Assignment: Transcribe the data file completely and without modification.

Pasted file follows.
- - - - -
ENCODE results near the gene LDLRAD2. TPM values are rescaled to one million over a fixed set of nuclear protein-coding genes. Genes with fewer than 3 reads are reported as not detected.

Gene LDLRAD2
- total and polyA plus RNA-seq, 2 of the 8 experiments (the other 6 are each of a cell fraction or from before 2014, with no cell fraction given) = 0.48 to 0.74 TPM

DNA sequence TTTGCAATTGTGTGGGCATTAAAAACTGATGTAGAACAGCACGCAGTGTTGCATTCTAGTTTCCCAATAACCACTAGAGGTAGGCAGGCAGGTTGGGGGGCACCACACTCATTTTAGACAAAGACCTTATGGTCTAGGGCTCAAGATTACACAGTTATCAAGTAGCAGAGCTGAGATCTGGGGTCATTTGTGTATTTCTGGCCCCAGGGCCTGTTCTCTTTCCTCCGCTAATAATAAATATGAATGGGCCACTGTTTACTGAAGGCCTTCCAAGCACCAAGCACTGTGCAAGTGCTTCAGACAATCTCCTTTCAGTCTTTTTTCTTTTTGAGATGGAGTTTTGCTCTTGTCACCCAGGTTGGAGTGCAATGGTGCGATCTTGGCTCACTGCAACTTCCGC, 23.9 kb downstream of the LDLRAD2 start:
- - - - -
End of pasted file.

ENCODE results near the gene LDLRAD2. TPM values are rescaled to one million over a fixed set of nuclear protein-coding genes. Genes with fewer than 3 reads are reported as not detected.

Gene LDLRAD2
- total and polyA plus RNA-seq, 2 of the 8 experiments (the other 6 are each of a cell fraction or from before 2014, with no cell fraction given) = 0.48 to 0.74 TPM

DNA sequence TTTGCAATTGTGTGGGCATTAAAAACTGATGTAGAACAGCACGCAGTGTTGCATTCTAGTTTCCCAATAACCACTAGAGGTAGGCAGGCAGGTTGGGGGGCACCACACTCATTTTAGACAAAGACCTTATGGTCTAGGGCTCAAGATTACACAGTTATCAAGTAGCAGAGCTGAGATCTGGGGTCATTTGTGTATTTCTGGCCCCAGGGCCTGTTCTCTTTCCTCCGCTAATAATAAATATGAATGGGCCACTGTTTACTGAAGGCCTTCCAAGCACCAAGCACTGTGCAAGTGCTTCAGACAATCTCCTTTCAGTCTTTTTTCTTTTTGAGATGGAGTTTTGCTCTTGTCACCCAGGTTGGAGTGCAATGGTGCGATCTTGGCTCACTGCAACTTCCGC, 23.9 kb downstream of the LDLRAD2 start: